Following the publication of Lives of the Governors, Armor studied law, but did not apply for admission to the bar.  Instead, he spent about six year in Pittsburgh working in the glass industry.  But because of failing health, he gave that up and turned again to writing, this time as editor and publisher of The Petroleum Age, a trade publication important to the national oil industry.  After eight years working at this venture in McKean County, Pennsylvania, William C. Armor decided to take a position as an assistant in the State Library in Harrisburg and the experience gained allowed him to become Librarian of the Harrisburg Public Library.  In the latter part of the nineteenth century, he was one of the most important and well-known literary figures in Harrisburg.  His love of books, particularly old books, led him to open a unique bookstore in Harrisburg, near the Court House, and to publish a comprehensive bibliography of the Scotch-Irish in Pennsylvania.  He was also a founding member of Post 58, G.A.R. of Harrisburg.

In 1903, concern over the erection of a monument to Gen. Robert E. Lee at the Gettysburg Battlefield, led to conciliatory comments by Armor:


G.A.R. Men Take Diversified Views on Cooper’s Proposition

Special to the Inquirer

HARRISBURG, Pennsylvania, 15 January 1903 — Harrisburg G.A.R. men are not in favor of the bill which Representative Thomas V. Cooper will introduce in the Legislature, authorizing at Gettysburg a monument to General Robert E. Lee.

Major William C. Armor said:  “The opinion of the entire world is that the South was wrong in rebelling against the best government of earth, and if the erection of this monument will not emphasize the opinion on the part of the South that the South was right and the North wrong, then I think favorably of the proposal.”

Professor J. H. Wert:  “I am not certain if any beneficial results could be obtained, and doubt the advisability of the proposition to build the Lee monument.”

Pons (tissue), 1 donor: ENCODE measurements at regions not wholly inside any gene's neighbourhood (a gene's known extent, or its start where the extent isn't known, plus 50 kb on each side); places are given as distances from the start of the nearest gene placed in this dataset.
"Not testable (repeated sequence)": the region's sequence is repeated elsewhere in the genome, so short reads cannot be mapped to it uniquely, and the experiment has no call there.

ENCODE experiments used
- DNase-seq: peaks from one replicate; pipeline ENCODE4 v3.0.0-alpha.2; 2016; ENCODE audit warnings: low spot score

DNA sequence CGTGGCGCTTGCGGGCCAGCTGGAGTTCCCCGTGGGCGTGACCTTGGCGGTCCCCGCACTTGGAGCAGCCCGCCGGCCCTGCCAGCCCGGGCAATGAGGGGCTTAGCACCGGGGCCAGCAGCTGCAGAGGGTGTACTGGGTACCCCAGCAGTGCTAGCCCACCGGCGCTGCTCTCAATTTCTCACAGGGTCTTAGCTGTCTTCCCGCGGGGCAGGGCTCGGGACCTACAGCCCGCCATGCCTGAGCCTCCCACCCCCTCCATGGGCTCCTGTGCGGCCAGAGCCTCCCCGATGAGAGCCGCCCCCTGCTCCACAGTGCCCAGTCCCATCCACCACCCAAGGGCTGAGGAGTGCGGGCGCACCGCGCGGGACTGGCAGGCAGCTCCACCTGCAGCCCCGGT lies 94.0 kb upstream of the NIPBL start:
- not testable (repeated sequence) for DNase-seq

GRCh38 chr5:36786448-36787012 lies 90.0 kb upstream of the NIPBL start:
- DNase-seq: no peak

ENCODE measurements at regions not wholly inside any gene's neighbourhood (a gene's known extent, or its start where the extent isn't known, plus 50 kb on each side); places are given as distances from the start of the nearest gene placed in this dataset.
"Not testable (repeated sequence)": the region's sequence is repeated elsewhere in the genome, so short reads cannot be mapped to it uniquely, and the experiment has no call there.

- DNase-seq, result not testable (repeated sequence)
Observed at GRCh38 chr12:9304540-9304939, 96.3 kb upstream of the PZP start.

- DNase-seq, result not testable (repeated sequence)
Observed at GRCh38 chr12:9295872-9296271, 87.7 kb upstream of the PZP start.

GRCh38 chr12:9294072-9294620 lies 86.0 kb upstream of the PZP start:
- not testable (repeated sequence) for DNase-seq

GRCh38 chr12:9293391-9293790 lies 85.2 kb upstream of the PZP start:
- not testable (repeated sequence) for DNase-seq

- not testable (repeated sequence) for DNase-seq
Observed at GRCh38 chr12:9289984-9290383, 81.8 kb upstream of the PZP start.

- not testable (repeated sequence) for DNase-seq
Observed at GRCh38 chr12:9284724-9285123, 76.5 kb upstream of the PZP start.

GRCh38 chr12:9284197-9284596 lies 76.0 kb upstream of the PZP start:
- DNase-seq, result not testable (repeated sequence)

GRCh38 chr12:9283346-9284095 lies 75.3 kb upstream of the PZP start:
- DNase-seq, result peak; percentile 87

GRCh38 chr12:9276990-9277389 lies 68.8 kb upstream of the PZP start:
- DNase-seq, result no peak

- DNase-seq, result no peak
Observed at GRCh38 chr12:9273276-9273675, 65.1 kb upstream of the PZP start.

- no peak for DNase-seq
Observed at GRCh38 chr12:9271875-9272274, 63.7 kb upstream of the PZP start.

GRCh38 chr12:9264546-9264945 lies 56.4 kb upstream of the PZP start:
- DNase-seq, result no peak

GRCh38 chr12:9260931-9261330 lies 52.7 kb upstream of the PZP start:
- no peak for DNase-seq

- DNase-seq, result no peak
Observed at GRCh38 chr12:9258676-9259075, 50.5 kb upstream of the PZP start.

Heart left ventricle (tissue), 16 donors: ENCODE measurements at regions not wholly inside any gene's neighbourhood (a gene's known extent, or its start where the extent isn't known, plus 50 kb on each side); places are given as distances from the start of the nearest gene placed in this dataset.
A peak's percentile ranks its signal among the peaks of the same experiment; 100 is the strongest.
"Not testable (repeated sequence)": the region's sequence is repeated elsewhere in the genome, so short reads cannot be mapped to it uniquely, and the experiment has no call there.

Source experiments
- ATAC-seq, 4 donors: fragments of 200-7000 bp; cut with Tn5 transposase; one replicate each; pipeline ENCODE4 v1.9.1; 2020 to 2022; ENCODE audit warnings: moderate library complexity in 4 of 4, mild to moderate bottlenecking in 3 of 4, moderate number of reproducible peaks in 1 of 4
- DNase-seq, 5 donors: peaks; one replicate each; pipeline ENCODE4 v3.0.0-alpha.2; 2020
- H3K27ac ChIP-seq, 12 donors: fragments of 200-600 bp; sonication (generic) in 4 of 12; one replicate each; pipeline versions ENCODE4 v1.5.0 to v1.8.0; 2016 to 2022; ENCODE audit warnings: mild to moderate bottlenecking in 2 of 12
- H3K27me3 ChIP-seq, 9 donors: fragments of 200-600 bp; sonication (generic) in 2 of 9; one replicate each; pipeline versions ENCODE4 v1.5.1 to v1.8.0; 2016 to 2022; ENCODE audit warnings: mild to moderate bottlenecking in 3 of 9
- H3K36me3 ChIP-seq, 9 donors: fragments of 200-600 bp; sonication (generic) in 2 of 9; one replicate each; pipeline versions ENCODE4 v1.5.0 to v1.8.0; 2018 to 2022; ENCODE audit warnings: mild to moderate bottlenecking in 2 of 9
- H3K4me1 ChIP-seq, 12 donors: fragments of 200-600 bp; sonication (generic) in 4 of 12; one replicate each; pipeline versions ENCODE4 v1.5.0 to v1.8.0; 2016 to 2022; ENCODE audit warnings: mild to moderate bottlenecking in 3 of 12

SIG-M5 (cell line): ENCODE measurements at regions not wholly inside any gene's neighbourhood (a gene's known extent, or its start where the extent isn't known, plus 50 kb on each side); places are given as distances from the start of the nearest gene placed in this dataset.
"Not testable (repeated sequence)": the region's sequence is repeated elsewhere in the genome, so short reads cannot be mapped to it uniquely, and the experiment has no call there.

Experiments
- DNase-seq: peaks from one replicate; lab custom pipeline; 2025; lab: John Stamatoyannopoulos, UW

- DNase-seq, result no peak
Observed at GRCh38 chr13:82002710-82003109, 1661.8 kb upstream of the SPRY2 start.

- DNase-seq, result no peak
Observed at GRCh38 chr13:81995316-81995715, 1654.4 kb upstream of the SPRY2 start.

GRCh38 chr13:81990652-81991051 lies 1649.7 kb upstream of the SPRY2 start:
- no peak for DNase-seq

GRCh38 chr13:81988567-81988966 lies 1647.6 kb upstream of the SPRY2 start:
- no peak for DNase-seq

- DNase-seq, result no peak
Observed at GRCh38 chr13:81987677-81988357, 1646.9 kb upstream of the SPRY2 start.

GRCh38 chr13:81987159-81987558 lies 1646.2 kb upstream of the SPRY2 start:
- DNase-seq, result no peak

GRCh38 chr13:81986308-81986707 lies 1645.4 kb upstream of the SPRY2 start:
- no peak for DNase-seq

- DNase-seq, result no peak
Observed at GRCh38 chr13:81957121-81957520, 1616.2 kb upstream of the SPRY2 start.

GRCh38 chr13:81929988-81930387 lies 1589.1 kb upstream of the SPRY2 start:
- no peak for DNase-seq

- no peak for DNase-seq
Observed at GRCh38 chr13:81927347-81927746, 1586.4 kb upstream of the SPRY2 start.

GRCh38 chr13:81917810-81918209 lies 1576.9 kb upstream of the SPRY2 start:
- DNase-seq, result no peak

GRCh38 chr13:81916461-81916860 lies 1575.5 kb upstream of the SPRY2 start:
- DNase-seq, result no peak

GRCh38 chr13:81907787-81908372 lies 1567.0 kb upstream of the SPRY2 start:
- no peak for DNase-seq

Major Charles C. Davis spoke favorably of the plan and said he thought it would form another bond of friendship between the North and South.

In a Harrisburg business directory published in that same year by the Harrisburg Patriot, the Antiquarian Bookstore of Armor, was the only such store in that category:



The Antiquarian Bookstore, located next to the Court House, is the only establishment of its kind in Dauphin County.  The proprietor, Mr. William Crawford Armor, has had an interesting career.

He is a native of Laughlinstown, Westmoreland County, Pennsylvania, and is the son of a former well-known merchant of that town.  In the Civil War he rendered distinguished service, being brevetted major.  Later he became secretary to his old Commander, Governor Geary.  He is the author of the Lives of the Governors of Pennsylvania and was formerly assistant at the State Library and librarian at the Harrisburg Public Library; also editor of The Petroleum Age.  He is a lover of books and possesses a fine collection of curios.

In 1909, William C. Armor traveled to Savannah, Georgia, to attend a meeting of the United Confederate Veterans: